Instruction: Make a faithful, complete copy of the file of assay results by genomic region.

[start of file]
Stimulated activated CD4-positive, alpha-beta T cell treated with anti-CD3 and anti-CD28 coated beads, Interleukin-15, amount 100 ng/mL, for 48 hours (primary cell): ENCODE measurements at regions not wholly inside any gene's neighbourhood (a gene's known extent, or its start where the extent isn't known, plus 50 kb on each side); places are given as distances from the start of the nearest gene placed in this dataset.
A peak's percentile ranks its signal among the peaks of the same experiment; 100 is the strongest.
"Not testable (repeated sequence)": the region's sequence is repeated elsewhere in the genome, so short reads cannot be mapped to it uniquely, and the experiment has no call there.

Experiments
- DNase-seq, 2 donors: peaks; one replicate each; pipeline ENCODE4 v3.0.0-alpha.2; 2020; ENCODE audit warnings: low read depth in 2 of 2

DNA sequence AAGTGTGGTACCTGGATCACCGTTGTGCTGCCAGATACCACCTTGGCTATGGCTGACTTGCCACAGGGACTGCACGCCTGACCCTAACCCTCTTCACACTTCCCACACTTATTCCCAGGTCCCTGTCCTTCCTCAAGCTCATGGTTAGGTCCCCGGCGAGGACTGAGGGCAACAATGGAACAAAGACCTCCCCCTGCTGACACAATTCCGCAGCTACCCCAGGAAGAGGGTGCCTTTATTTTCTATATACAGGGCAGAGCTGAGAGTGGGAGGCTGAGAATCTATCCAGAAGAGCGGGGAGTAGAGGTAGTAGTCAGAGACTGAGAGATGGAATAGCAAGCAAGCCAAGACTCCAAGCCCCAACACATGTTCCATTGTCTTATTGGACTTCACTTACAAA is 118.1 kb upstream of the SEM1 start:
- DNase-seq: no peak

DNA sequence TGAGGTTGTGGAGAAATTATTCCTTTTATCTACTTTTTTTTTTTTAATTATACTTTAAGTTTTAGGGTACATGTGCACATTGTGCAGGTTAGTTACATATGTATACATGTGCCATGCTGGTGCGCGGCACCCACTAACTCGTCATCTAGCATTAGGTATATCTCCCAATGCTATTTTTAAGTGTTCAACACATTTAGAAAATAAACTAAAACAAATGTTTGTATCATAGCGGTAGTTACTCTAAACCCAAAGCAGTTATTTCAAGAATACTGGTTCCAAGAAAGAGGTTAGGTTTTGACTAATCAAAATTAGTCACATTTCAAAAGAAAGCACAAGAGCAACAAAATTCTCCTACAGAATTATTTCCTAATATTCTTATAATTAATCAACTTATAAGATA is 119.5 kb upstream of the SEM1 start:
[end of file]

Stimulated activated CD4-positive, alpha-beta T cell treated with anti-CD3 and anti-CD28 coated beads, Interleukin-15, amount 100 ng/mL, for 48 hours (primary cell): ENCODE measurements at regions not wholly inside any gene's neighbourhood (a gene's known extent, or its start where the extent isn't known, plus 50 kb on each side); places are given as distances from the start of the nearest gene placed in this dataset.
A peak's percentile ranks its signal among the peaks of the same experiment; 100 is the strongest.
"Not testable (repeated sequence)": the region's sequence is repeated elsewhere in the genome, so short reads cannot be mapped to it uniquely, and the experiment has no call there.

Experiments
- DNase-seq, 2 donors: peaks; one replicate each; pipeline ENCODE4 v3.0.0-alpha.2; 2020; ENCODE audit warnings: low read depth in 2 of 2

DNA sequence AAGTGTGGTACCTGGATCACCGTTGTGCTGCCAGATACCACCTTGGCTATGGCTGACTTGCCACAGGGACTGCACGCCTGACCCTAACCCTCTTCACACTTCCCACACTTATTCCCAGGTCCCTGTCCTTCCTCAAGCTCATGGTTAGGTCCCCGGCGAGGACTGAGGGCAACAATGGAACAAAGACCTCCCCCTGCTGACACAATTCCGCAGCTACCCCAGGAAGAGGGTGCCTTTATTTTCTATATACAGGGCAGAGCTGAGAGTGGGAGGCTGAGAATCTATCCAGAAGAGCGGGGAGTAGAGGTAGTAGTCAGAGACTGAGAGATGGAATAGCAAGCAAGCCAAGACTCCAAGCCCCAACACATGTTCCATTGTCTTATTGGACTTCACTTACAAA is 118.1 kb upstream of the SEM1 start:
- DNase-seq: no peak

DNA sequence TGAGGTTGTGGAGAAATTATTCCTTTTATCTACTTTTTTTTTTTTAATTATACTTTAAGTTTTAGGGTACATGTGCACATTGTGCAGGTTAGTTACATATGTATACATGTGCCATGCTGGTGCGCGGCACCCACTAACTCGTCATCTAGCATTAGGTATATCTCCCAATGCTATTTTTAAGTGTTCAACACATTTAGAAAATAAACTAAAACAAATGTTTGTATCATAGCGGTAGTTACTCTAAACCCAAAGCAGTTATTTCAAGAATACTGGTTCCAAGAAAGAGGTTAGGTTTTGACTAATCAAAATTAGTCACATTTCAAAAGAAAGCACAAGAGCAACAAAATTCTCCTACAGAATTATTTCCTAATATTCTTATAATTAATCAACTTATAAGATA is 119.5 kb upstream of the SEM1 start: